W3C home > Mailing lists > Public > public-ws-chor@w3.org > May 2003

Co-ordination protocol and BPEL

From: Ricky Ho <riho@cisco.com>
Date: Wed, 21 May 2003 16:53:04 -0700
Message-Id: <4.3.2.7.2.20030521155912.035bc640@franklin.cisco.com>
To: "Mark Little" <mark.little@arjuna.com>, <public-ws-chor@w3.org>
Mark,  I think there are two parts ...

1) A mechanism to pass context around participants so that they know the 
piece of work is just part of a bigger transaction.
2) A mechanism to terminate this bigger transaction so that each 
participant will know its final outcome.

My understanding is that WS-C covers the first and WS-Tx covers the second.

However, I don't see how this fits naturally into the current BPEL model.

BPEL integration with WS-C
=====================
How do I associate a "scope" with the "context" of the message that I just 
receive ? (especially when the <receive> is in the middle of the BPEL process).

I'd like to see something like the following in BPEL

<process>
     ....
     <sequence>
         .....
         <receive newScope="true" ....>
             <scope>
                 <TerminationHandler> ... </TerminationHandler>
             </scope>
         </receive>
         .....
     </sequence>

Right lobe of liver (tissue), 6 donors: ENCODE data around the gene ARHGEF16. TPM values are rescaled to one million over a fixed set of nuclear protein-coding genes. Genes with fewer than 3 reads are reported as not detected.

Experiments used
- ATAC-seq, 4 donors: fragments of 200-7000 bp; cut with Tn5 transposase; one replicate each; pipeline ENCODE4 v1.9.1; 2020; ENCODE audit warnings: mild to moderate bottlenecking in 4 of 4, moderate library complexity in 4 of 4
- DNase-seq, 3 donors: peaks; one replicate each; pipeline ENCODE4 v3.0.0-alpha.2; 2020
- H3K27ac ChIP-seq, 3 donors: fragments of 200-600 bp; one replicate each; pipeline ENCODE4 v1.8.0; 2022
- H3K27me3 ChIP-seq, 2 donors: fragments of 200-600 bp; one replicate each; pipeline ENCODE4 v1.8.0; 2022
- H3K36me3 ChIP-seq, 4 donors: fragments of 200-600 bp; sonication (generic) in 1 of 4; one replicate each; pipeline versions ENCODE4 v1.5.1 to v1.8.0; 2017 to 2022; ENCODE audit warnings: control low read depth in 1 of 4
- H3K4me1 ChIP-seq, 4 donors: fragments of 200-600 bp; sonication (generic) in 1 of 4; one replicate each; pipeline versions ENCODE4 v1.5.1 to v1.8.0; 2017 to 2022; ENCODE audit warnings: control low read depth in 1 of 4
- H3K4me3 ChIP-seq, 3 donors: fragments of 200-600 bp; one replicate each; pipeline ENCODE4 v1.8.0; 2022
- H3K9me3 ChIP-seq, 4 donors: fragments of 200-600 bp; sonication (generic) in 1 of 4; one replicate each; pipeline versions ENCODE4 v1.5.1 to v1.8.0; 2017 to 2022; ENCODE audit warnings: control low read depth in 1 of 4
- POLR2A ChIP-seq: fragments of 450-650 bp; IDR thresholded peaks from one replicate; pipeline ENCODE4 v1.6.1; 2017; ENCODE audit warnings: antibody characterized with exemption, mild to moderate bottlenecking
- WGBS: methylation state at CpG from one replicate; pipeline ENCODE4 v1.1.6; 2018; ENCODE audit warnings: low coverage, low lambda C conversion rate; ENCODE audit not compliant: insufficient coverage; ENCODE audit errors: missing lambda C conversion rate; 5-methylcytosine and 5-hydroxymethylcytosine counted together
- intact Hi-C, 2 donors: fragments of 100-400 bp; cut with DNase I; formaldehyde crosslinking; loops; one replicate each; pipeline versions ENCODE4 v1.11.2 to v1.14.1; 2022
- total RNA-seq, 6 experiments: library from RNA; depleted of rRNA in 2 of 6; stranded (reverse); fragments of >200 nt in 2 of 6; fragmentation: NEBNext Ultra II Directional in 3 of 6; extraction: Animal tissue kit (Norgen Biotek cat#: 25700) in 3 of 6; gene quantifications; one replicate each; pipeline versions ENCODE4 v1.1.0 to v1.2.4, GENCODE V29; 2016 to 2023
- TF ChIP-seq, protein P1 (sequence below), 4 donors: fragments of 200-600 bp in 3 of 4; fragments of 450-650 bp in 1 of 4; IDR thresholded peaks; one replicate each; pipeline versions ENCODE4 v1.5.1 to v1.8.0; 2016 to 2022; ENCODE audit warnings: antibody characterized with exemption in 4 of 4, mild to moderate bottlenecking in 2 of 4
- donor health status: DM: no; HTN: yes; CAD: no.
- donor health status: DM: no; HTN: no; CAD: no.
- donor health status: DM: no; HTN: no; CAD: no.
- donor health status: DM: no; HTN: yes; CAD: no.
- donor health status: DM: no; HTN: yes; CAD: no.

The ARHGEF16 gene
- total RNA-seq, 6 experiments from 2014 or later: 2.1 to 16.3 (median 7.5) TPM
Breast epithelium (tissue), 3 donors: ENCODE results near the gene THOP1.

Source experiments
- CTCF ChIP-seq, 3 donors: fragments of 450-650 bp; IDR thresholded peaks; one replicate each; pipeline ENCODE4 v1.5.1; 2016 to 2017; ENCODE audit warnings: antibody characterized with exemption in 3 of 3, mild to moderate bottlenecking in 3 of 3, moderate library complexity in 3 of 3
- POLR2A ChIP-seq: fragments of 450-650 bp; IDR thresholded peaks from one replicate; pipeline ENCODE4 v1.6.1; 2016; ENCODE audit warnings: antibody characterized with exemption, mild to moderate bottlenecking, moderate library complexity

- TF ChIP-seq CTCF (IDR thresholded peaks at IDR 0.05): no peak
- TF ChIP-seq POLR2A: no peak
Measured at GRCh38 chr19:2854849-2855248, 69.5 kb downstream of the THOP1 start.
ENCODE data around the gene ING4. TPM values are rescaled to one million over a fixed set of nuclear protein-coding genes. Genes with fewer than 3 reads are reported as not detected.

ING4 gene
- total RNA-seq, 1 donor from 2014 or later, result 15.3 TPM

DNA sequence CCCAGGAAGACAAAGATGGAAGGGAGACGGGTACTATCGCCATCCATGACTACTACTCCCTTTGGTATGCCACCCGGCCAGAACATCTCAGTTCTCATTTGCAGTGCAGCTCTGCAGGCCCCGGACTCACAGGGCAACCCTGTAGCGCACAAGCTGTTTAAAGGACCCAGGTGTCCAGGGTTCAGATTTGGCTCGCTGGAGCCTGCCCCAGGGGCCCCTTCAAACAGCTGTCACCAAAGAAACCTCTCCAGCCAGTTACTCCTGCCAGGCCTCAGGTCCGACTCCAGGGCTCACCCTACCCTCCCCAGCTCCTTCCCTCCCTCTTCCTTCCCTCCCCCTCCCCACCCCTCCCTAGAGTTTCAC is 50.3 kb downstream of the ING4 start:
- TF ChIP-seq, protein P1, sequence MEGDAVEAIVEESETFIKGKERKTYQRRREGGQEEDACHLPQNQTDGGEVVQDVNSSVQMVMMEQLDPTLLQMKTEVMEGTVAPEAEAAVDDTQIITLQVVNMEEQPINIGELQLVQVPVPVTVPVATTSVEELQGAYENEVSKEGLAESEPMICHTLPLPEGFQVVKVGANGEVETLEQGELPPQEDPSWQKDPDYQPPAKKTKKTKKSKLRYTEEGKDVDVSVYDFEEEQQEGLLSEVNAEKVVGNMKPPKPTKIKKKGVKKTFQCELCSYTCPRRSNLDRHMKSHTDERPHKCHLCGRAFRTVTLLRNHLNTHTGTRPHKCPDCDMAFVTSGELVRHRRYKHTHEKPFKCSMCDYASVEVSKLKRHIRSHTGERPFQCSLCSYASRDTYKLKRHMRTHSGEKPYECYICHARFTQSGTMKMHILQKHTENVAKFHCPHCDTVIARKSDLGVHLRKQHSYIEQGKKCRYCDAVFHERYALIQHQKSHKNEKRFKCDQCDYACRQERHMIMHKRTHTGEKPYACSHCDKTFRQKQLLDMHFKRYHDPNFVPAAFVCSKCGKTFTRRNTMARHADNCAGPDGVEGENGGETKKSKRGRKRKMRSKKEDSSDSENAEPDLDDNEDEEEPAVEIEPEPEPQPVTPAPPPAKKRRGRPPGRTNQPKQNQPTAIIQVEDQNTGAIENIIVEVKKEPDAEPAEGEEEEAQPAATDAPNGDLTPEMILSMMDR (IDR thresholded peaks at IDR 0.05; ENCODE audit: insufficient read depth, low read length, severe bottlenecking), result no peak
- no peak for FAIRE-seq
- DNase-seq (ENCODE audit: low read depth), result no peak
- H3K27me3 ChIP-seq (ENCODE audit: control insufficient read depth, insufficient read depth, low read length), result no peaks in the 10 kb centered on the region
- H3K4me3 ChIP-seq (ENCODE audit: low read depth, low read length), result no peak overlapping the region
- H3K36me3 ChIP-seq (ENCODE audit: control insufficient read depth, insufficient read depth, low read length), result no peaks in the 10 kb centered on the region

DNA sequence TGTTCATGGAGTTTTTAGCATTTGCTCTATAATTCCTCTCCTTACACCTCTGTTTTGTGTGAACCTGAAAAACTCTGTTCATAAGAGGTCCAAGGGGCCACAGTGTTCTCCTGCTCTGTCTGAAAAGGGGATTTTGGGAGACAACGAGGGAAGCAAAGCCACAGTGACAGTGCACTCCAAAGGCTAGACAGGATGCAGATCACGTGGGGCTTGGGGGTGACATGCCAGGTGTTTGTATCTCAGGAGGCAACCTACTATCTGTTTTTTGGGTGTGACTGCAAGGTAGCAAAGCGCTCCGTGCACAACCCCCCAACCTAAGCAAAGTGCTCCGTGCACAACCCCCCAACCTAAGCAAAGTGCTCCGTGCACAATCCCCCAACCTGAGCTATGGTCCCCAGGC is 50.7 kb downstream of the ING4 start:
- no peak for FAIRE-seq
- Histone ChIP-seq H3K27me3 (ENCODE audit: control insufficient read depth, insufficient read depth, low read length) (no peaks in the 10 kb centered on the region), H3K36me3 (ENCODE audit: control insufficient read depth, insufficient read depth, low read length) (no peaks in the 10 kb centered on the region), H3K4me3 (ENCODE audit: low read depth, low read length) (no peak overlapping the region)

</process>


BPEL integration with WS-Tx
======================
I'd like to see something like the following in BPEL

<process>
     ....
     <sequence>
         .....
         <receive newScope="true" ....>
             <scope>
                 <PrepareHandler> ... </PrepareHandler>
                 <CancelHandler> ... </CancelHandler>
                 <CommitHandler> ... </CommitHandler>
                 <CompensationHandler> ... </CompensationHandler>
            </scope>
         </receive>
         .....
     </sequence>
</process>

Thoughts ??

Best regards,
Ricky

At 10:28 AM 5/20/2003 +0100, Mark Little wrote:
> > > I think the "shared state" in this context means "shared visibility"
> > rather
> > > than "transactional update".  In other words, it is OK to have one
> > role
> > > just update its state unilaterally and communicate that result to
> > relevant
> > > partners.  Of course for certain business-specific process, the state
> > > change may need co-ordination among partners (e.g. how do I know my PO
> > has
> > > been accepted).
> >
> > Those are exactly the kinds of state changes I have in mind.
> > A PO is an offer to buy. Acceptance forms a contract.
> > State changes to a contract need to be agreed upon
> > by all parties to the contract.  Call it what you will:
> > transaction, coordination, synchronization, agreement...
> > it's too common and critical to code adhoc every time.
> >
> > Shared visibility would be true for a REST model
> > where all partners could GET a representation
> > of the current state of all shared resources.
> >
> > Otherwise, all you got is messages over the wire
> > and maybe an agreed state chart.
> >
> > The business transaction models I cited arose
> > from those situations:  contracts between partners,
> > agreed or standardized state chart, state changes effected
> > by message exchange in a set pattern.
> >